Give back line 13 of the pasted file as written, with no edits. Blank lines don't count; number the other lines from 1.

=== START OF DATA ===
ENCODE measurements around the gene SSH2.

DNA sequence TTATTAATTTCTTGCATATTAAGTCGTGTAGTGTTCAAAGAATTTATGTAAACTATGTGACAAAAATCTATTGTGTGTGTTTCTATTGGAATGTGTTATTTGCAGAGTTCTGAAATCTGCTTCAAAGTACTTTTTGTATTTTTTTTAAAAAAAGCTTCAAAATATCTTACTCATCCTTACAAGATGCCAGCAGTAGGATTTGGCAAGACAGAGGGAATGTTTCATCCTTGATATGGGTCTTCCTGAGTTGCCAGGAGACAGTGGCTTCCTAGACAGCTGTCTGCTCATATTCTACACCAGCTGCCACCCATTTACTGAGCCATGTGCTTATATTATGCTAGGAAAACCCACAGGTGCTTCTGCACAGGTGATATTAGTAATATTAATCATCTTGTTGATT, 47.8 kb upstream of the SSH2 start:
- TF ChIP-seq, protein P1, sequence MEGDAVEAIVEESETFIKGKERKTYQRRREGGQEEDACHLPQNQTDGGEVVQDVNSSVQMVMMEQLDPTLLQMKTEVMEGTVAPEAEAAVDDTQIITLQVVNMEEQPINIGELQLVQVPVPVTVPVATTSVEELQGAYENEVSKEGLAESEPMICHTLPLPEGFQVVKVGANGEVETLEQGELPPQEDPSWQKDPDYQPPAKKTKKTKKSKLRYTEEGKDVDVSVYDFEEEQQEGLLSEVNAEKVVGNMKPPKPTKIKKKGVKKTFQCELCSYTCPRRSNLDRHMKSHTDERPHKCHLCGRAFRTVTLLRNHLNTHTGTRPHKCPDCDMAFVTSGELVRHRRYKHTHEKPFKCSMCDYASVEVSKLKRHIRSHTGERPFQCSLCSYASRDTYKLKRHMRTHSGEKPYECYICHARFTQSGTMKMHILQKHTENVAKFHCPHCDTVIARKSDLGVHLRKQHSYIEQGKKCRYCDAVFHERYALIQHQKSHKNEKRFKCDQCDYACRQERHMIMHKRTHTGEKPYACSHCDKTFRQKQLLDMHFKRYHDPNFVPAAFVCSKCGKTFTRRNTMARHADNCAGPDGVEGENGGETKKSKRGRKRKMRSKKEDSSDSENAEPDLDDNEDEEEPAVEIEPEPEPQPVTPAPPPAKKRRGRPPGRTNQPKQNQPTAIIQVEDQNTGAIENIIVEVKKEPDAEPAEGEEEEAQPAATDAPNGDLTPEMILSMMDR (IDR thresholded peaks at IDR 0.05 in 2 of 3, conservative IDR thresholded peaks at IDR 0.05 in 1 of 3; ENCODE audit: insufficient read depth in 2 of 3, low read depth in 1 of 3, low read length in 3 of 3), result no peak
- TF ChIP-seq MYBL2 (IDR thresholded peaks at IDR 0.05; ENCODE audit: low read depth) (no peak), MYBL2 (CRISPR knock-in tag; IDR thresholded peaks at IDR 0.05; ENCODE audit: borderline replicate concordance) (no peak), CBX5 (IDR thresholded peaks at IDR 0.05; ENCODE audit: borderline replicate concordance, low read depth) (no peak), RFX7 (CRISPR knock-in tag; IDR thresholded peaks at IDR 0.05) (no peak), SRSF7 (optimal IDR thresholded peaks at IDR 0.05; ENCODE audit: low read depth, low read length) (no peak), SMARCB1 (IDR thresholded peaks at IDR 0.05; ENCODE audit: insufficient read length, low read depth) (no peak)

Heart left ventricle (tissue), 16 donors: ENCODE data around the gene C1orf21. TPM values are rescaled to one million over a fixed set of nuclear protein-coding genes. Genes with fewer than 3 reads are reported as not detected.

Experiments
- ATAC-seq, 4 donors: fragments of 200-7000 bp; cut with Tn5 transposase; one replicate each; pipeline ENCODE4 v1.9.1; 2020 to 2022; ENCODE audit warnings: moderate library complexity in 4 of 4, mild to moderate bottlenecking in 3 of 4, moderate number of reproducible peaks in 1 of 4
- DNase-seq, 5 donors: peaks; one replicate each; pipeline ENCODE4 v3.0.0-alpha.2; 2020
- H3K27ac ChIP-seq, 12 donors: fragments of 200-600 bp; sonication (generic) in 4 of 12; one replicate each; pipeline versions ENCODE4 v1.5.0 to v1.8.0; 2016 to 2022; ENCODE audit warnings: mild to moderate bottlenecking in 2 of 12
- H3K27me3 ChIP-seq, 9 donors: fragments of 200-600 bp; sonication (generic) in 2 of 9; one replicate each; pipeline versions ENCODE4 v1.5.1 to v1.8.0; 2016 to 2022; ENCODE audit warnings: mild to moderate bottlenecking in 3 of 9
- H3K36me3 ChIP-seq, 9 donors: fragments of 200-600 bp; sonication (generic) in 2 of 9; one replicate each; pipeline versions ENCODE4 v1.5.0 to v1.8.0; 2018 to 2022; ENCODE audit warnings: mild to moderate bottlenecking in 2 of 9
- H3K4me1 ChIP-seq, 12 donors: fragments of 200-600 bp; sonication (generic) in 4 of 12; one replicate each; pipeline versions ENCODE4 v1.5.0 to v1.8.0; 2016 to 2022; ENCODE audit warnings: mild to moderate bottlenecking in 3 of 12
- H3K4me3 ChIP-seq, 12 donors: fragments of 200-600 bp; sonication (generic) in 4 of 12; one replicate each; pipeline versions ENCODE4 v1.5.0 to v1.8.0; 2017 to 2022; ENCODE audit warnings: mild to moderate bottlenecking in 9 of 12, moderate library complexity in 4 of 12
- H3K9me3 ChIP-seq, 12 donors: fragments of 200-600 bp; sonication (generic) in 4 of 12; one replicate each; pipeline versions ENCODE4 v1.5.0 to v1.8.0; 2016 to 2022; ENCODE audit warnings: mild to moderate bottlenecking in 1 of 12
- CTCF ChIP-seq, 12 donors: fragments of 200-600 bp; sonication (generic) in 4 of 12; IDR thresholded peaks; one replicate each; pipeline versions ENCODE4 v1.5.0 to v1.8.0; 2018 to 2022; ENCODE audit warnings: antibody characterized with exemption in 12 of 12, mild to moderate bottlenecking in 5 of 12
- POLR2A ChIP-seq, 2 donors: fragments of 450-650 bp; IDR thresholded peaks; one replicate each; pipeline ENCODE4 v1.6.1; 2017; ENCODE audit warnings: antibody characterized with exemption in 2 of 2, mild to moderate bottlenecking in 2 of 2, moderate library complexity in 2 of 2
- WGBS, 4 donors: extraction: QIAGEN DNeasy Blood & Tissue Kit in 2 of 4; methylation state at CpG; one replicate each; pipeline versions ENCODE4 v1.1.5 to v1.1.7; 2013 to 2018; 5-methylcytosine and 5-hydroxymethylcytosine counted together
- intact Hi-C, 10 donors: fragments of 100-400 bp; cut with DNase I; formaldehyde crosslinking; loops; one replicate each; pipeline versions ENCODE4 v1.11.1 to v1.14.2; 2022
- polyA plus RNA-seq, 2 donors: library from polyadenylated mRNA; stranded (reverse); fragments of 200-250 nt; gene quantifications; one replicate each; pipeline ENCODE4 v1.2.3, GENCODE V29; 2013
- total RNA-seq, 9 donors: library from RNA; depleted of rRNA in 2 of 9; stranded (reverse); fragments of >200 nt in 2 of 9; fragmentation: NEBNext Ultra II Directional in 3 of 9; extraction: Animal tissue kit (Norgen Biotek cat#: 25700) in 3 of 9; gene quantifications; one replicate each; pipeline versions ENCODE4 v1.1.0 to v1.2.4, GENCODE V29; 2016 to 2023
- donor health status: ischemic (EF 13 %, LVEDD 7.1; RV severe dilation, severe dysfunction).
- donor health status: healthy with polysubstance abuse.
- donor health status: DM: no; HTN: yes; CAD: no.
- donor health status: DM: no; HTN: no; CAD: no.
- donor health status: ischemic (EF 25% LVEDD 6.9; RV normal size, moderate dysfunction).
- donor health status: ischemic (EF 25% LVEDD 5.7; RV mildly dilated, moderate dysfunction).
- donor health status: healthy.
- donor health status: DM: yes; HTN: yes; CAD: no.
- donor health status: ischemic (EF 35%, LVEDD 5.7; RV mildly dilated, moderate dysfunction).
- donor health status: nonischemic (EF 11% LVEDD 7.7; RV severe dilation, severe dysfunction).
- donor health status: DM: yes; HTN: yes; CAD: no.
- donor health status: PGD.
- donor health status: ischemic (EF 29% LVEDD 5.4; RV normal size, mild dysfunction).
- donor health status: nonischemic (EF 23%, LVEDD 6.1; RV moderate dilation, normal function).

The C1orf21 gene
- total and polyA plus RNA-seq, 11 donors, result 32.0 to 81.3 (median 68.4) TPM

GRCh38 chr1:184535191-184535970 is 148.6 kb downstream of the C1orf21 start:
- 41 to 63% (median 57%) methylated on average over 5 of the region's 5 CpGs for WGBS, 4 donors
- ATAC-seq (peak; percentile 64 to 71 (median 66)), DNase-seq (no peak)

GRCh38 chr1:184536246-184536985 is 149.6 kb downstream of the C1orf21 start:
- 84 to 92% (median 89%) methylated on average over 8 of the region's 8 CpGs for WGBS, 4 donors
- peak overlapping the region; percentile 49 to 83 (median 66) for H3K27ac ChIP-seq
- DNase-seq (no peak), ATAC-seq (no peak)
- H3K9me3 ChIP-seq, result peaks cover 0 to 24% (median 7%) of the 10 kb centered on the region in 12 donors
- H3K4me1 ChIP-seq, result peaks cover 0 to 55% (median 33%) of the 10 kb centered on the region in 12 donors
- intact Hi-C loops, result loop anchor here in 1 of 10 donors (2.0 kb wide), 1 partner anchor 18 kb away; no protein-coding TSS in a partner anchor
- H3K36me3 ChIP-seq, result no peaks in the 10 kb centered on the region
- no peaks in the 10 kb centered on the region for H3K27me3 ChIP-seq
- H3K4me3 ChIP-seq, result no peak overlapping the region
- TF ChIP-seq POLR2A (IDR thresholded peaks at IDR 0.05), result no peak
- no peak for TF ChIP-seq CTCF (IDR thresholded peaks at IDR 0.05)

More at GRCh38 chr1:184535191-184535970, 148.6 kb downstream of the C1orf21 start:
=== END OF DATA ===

- H3K4me3 ChIP-seq, 12 donors: fragments of 200-600 bp; sonication (generic) in 4 of 12; one replicate each; pipeline versions ENCODE4 v1.5.0 to v1.8.0; 2017 to 2022; ENCODE audit warnings: mild to moderate bottlenecking in 9 of 12, moderate library complexity in 4 of 12